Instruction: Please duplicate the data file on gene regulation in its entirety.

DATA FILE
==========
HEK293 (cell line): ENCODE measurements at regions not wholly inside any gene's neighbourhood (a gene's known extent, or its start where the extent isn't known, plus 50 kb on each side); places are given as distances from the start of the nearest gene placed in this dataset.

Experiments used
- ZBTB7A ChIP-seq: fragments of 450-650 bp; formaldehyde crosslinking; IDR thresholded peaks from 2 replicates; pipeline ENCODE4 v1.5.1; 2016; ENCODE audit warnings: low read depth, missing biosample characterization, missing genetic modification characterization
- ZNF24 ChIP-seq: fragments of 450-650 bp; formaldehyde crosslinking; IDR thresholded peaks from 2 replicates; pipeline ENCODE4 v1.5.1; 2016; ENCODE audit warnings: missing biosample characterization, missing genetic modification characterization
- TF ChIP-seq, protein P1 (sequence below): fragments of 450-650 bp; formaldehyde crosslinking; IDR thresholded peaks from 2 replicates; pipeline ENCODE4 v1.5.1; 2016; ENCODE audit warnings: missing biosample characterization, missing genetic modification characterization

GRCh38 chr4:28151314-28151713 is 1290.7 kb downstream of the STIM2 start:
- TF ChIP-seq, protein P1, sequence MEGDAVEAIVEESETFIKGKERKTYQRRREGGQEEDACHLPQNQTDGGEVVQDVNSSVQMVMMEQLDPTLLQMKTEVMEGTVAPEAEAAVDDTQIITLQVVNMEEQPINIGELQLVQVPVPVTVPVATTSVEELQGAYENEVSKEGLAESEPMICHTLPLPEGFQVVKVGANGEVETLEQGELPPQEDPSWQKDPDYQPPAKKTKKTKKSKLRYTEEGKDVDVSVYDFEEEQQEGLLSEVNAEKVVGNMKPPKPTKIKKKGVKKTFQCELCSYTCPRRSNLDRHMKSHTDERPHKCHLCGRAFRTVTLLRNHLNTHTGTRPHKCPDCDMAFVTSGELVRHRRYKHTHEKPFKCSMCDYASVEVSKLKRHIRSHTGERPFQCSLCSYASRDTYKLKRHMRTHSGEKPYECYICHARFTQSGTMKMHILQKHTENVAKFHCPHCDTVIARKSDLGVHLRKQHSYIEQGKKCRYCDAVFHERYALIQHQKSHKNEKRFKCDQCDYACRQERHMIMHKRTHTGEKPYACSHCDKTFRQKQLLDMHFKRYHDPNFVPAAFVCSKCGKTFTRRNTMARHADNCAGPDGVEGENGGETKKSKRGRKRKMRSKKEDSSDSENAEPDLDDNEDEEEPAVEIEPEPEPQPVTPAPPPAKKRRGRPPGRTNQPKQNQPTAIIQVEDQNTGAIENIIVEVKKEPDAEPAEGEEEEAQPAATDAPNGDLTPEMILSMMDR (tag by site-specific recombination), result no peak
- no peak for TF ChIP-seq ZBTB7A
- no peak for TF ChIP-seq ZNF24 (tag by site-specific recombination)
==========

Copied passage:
HEK293 (cell line): ENCODE measurements at regions not wholly inside any gene's neighbourhood (a gene's known extent, or its start where the extent isn't known, plus 50 kb on each side); places are given as distances from the start of the nearest gene placed in this dataset.

Experiments used
- ZBTB7A ChIP-seq: fragments of 450-650 bp; formaldehyde crosslinking; IDR thresholded peaks from 2 replicates; pipeline ENCODE4 v1.5.1; 2016; ENCODE audit warnings: low read depth, missing biosample characterization, missing genetic modification characterization
- ZNF24 ChIP-seq: fragments of 450-650 bp; formaldehyde crosslinking; IDR thresholded peaks from 2 replicates; pipeline ENCODE4 v1.5.1; 2016; ENCODE audit warnings: missing biosample characterization, missing genetic modification characterization
- TF ChIP-seq, protein P1 (sequence below): fragments of 450-650 bp; formaldehyde crosslinking; IDR thresholded peaks from 2 replicates; pipeline ENCODE4 v1.5.1; 2016; ENCODE audit warnings: missing biosample characterization, missing genetic modification characterization

GRCh38 chr4:28151314-28151713 is 1290.7 kb downstream of the STIM2 start:
- TF ChIP-seq, protein P1, sequence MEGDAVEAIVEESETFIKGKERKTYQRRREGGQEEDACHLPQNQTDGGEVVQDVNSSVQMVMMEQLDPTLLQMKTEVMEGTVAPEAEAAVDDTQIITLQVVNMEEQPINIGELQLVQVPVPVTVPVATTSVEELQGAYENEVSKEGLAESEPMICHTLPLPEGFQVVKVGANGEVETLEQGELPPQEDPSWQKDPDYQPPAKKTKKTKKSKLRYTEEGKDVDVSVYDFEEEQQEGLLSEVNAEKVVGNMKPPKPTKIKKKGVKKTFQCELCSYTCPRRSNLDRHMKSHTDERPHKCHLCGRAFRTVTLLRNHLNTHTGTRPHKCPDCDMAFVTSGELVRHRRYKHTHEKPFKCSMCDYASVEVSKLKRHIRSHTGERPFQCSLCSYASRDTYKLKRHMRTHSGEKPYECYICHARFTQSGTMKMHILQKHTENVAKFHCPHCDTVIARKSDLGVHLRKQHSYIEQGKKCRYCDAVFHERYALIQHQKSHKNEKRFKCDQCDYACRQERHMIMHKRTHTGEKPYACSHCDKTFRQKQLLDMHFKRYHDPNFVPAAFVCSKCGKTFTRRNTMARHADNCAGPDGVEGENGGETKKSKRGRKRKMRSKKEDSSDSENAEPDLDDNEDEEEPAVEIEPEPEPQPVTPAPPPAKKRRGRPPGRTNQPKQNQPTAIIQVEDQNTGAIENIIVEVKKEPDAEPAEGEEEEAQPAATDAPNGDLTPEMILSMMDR (tag by site-specific recombination), result no peak
- no peak for TF ChIP-seq ZBTB7A
- no peak for TF ChIP-seq ZNF24 (tag by site-specific recombination)